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|Belgium Tour 2012 - Day Three|
|Written by Ale Street News Online|
|Sunday, 15 April 2012 15:54|
Fog greeted us on awakening in the town of Bouillon — I know, sounds like soup. It was pea soup. Our peeps had to feel their way across the bridge for the bus waiting on the other side — a relatively early start, 9 a.m.
We were still in the deep south of Belgium, well as deep as it gets! After a fairly "aggressive" (to use our tour operator's lingo) start to the tour, hurtling from Brussels airport into the Ardennes and the land of the Chouffes, and a full second day of Bastogne, Rulles and Orval breweries, our beery travelers had spent a quiet night for the most part, finding whatever restaurants were open in off-season Bouillon.Which reminds me, it's about time I introduced the crew — one big hoppy family. There were only 4 newbies, and one of those has traveled with us several times to the Great American Beer Festival.
The Blowers, Carolyn and Willy, they never miss a trip...or a sip.The Mullins, John and Maryanne, hard on their heels for most-traveled ASNers.Bill and Barbara Comella, familiar faces now, plus Bill Jr. from upstate NY.Tour regulars, Barbara "Blogster" Moore, Wayne "Smart" Palmer, Rob "Candyman" Purcell and Karl "Mr. Beer" Mende.
Richard Dorchak and Rich Jr. of Cloverleaf Tavern and U.S. Army fame respectively,The McCuskers, Joe and Kathleen, completing the NJ contingent.From NYC, Warren Montiero aka the BeerSensei, and Bill Jeffrey.The Shahs, Amit and Rae Ann, back after a 5-year hiatus, now hailing from Pittsburgh, and injecting some much-needed youth into the proceedings.Tom Stapleton, a novice, coming in from VirginiaAnd the fair maidens from Mondial de la biere, Jeannine Marois and Marie-Jose Lefebvre. And of course Greg "5-minute Rule" Dennis of Short Hills Tours, keeping us focused, and yours truly keeping us lubricated.
Export Director Fabrice Bordon met us at the gates along with new hire, Englishman Andy, an industry veteran who had worked for several breweries. As at other monasteries we have visited — Rochefort, Achel, La Trappe, the quietness is pervasive, although we did see a group of students on a visit. Also in common with other the other Trappist monasteries, many people visit for retreats for a weekend or a week — to live like monks. The Trappists have their set duties, breaking to worship seven times a day.
Chimay is the largest of the Trappist breweries, with an annual output of 165,000 hectos (about 150,000) barrels. In deference to the tranquility the monks cherish, the noisy bottling plant required to handle such a load is located off-site.
Fabrice showed us everything — from the chapel to the brewhouse, to the fermenting room, to the lab, to the tankers that truck the beer to the bottling plant three times a day, and finally to the tasting room.
We watched expectantly as Fabrice cracked a 1986 Chimay Blue. Sherryish and malty it had aged beautifully for a 25-year-old beer. Chimay is celebrating its 150th year as a brewery and although you can be sure there will be some kind of special release, Fabrice's lips were sealed. We did see some bottles for the Mont des Cats Trappist monastery in France for whom Chimay has begun some contract brewing.I also spied a box addressed to Paul Arnot in the lab. He was a former Chimay brewer who went to brew at Unibroue in Quebec for a few years, returned to Belgium, and is now evidently back at Chimay.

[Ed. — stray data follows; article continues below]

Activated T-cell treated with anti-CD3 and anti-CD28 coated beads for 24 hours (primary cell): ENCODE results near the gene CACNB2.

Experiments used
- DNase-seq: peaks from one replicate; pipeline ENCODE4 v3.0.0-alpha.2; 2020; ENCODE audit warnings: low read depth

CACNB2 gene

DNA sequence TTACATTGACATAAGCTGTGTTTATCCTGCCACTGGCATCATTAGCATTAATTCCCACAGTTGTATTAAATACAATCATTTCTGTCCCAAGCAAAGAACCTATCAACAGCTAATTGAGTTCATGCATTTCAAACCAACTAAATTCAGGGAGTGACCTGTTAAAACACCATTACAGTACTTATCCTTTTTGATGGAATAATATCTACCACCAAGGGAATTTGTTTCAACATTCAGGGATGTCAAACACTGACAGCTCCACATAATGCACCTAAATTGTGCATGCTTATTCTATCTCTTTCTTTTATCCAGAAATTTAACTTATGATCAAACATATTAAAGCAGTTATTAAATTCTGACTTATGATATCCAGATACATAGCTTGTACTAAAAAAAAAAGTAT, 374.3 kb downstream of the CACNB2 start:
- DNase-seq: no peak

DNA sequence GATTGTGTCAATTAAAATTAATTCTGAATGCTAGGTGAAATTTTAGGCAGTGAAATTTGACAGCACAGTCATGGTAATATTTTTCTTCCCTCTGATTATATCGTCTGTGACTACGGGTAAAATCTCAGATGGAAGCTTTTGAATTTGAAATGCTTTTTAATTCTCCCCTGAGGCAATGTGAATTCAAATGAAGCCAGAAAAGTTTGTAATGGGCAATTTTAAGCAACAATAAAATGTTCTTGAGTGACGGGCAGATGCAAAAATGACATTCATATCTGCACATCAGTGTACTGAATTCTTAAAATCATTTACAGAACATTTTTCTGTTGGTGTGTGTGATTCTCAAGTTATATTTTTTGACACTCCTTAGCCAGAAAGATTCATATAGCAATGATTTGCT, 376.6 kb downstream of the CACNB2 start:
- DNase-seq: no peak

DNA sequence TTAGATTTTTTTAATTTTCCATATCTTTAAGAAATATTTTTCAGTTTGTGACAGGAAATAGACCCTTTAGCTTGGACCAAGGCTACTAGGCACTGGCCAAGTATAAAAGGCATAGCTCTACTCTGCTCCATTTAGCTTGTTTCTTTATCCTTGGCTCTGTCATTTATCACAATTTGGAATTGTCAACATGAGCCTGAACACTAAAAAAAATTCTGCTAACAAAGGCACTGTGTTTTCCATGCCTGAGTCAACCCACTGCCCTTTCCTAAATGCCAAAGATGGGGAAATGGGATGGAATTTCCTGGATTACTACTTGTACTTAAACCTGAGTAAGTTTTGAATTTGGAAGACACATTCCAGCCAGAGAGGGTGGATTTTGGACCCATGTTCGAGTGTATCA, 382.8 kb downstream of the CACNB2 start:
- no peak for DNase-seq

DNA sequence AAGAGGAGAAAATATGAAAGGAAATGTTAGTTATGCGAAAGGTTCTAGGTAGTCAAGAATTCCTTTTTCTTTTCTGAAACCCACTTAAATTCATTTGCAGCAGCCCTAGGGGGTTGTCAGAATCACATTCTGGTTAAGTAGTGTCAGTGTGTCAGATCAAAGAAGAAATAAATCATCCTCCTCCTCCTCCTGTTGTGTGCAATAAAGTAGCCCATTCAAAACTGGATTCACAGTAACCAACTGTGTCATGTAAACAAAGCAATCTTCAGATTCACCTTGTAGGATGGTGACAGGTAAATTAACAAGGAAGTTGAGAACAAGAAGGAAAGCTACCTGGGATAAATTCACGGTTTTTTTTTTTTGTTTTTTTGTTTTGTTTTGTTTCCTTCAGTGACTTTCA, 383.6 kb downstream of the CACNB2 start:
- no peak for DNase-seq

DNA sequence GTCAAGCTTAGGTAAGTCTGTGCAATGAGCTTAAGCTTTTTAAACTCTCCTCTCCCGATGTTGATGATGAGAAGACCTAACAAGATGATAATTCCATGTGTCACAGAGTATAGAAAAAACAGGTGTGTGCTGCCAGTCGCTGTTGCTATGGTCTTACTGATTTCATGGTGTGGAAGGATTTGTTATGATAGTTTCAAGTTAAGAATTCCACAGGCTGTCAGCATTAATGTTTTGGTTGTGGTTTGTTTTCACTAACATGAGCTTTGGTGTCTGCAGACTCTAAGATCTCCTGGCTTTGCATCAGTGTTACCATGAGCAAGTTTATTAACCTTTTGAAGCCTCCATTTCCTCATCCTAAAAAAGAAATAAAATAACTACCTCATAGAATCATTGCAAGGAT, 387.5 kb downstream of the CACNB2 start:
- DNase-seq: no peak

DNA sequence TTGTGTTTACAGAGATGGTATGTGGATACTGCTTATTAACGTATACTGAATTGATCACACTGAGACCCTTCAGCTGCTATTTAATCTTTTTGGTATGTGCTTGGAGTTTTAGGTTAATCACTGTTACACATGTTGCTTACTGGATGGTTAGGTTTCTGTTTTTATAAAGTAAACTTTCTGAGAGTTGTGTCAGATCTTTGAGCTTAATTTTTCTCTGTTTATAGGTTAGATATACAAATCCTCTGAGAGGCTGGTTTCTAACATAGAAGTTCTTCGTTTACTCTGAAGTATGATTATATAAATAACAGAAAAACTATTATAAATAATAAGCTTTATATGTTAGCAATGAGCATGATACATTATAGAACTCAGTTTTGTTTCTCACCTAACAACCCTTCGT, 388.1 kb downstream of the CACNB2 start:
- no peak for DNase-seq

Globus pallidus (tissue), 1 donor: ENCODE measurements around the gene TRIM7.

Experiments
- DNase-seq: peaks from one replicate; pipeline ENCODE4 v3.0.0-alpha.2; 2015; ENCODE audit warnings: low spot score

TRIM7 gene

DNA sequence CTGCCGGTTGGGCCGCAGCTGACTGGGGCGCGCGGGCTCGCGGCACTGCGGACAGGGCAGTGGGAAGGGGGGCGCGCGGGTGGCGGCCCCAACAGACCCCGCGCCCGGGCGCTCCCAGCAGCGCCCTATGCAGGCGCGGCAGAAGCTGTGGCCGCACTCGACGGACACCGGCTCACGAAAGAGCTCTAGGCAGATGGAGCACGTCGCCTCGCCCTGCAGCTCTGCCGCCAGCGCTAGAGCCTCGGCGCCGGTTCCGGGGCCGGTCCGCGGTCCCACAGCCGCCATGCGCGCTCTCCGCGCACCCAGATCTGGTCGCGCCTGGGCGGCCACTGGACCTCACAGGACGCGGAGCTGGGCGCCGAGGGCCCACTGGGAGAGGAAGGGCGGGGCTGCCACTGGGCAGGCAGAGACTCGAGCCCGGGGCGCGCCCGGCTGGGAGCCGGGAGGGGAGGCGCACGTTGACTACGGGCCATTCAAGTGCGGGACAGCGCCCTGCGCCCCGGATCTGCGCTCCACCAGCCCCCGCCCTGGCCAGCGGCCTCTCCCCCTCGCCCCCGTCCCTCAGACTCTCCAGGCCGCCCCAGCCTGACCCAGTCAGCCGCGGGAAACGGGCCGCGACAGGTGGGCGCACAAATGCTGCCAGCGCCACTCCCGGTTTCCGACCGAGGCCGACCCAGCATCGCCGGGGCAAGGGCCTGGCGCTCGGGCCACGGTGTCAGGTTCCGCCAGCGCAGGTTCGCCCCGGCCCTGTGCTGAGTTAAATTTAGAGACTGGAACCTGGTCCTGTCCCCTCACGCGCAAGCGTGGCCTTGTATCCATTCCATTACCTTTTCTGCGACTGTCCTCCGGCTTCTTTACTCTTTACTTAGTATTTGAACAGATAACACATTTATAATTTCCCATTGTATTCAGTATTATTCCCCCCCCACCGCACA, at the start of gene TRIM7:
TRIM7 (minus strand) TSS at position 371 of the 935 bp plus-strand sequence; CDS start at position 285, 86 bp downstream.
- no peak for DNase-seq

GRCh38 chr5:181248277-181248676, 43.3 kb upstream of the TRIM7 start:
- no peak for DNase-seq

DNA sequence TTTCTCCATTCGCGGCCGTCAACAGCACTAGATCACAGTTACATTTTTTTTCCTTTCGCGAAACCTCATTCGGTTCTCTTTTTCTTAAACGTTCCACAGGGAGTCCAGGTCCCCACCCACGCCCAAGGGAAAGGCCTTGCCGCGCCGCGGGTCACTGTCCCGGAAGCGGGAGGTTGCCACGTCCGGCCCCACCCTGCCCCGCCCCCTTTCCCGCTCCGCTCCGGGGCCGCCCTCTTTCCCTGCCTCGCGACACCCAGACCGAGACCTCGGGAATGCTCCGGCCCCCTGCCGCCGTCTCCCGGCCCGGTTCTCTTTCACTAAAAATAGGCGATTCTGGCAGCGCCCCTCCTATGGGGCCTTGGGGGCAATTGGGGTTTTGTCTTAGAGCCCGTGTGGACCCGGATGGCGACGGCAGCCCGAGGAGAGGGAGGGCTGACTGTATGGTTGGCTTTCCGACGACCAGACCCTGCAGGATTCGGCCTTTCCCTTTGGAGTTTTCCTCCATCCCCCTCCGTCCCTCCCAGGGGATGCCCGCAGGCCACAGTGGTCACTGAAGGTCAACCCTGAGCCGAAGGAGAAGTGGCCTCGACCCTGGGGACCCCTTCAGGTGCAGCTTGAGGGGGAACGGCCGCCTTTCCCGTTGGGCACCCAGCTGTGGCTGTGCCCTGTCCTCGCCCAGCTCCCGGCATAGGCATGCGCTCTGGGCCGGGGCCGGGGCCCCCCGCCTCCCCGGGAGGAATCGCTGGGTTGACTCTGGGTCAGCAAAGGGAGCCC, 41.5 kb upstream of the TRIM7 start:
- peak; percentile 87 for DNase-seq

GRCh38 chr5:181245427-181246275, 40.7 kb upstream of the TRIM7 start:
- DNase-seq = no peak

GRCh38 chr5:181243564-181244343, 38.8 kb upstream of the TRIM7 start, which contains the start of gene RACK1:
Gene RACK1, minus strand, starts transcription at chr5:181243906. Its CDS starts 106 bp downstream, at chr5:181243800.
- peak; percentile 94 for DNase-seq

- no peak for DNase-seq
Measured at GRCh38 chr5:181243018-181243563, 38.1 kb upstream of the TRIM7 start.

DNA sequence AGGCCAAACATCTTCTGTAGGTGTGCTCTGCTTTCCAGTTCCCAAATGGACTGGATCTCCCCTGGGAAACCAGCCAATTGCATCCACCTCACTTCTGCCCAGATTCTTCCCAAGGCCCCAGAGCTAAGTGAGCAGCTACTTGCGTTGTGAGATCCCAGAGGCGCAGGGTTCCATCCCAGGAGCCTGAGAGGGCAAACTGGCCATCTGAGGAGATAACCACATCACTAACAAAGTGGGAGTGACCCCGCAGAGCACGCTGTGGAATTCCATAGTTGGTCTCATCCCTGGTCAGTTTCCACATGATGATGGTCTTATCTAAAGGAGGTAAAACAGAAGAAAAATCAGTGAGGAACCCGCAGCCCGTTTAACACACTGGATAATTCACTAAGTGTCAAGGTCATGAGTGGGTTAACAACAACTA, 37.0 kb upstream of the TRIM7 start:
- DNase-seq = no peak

At the Auberge de Poteaupré, we began with a sampler of Chimay cheeses (classic, a la biere, grad cru and aged), paired with Chimay Red (7%, amber, slightly fruity) White (8%, golden and hoppy) and Blue (9% classic Trappist dark). Following that we enjoyed a quiche and traditional rabbit stew cooked in beer. Chimay White has been available on draft in the US for the past few years. Fabrice said there are no plans to release make any of the other Chimay beers on tap, although we did later discover a keg of Chimay Red at Delirium Tremens new Monasterium bar in Brussels.
A new interpretive center is being unveiled at eh Auberge this month (April) to commemorate Chimay's 150-year history.
A word of warning; when they invite you as guests to Chimay, they want a lot of your time. We were there 5 hours (including lunch) and we passed on the bottling plant. Not that we were complaining; the visit was rich and rewarding even it did impact our tentative stop at De Struise brewers. I had to call Carlo and tell him we couldn't make it in time. He was north of Bruges and we were south. "Ok, we'll see you at Alvinne," he said.
So, we boarded the bus and headed north with the Chimay Blue still flowing. Our driver had a little difficulty maneuvering our large (the largest we ever had) bus into Bruges. We couldn't fit through the first gate we tried, but eventually with an escort sent from the hotel we arrived at the elegant Grand Hotel Casselbergh. Pretty soon we were sipping nightcaps at t'Bruges Beertje, the Little Bruges Beer.
|Last Updated on Sunday, 15 April 2012 16:01|